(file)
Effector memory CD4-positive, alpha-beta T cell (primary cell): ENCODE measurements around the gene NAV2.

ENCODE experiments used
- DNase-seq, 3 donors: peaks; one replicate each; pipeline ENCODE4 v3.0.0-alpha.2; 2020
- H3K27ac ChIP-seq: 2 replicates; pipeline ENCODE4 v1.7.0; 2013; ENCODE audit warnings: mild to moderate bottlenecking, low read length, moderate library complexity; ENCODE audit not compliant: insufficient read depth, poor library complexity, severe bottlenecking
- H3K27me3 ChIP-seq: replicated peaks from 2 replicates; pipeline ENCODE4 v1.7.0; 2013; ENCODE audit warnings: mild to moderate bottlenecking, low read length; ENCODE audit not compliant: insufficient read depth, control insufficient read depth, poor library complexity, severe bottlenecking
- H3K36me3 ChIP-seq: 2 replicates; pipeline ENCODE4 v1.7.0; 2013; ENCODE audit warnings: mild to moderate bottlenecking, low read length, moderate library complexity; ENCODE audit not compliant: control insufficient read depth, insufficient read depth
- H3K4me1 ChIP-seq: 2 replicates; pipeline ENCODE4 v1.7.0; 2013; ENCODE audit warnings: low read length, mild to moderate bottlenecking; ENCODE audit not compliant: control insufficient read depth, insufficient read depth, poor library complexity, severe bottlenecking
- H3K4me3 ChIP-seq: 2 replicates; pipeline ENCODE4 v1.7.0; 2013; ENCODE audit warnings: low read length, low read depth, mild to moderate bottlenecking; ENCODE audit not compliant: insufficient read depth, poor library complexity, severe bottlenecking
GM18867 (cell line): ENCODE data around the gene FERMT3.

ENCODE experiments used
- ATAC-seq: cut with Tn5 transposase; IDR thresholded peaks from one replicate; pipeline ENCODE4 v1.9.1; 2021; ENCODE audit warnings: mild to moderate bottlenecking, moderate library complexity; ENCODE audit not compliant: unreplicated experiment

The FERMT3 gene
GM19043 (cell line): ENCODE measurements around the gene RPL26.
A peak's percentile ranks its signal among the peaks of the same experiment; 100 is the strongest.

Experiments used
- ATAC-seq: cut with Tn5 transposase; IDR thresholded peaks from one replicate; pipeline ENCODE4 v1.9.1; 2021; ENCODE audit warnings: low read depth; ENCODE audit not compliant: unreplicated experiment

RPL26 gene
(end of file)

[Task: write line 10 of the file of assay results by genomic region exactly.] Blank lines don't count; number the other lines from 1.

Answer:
ENCODE experiments used